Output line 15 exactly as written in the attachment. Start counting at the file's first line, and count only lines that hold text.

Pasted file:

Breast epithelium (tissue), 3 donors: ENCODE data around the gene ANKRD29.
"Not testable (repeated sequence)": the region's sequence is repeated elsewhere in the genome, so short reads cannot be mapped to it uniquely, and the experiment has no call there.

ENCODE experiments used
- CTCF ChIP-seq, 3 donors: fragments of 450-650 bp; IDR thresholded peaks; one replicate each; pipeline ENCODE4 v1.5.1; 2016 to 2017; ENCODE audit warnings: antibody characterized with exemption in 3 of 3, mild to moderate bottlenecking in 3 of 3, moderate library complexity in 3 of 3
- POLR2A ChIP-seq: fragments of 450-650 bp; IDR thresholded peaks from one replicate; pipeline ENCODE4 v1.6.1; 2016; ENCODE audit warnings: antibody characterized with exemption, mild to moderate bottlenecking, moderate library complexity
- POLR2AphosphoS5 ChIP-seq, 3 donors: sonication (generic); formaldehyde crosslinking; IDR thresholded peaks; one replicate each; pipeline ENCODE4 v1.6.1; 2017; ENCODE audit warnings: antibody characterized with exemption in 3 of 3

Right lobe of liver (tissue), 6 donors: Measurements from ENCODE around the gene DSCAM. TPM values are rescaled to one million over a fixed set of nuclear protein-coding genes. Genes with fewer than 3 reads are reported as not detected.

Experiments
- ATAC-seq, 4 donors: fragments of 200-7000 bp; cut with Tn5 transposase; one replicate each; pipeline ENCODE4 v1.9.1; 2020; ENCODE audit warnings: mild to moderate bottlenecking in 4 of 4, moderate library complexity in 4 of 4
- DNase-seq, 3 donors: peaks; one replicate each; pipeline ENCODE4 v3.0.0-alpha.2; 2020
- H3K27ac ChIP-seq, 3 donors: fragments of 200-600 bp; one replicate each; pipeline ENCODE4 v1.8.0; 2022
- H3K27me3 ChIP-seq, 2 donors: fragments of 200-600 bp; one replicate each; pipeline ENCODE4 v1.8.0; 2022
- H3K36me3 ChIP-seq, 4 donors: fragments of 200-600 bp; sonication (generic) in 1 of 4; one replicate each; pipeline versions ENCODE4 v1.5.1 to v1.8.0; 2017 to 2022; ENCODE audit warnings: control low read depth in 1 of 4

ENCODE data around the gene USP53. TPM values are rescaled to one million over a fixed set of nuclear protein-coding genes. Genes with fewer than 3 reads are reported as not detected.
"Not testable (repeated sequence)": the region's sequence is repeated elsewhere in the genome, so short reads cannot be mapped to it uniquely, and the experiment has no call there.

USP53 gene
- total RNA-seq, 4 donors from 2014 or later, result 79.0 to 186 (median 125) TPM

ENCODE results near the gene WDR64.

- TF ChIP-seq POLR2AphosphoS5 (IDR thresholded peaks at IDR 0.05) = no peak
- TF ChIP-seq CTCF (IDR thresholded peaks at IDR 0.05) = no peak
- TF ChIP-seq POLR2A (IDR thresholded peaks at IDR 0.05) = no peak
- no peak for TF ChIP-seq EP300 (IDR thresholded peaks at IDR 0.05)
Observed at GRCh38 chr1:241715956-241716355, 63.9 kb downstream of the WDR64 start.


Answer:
"Not testable (repeated sequence)": the region's sequence is repeated elsewhere in the genome, so short reads cannot be mapped to it uniquely, and the experiment has no call there.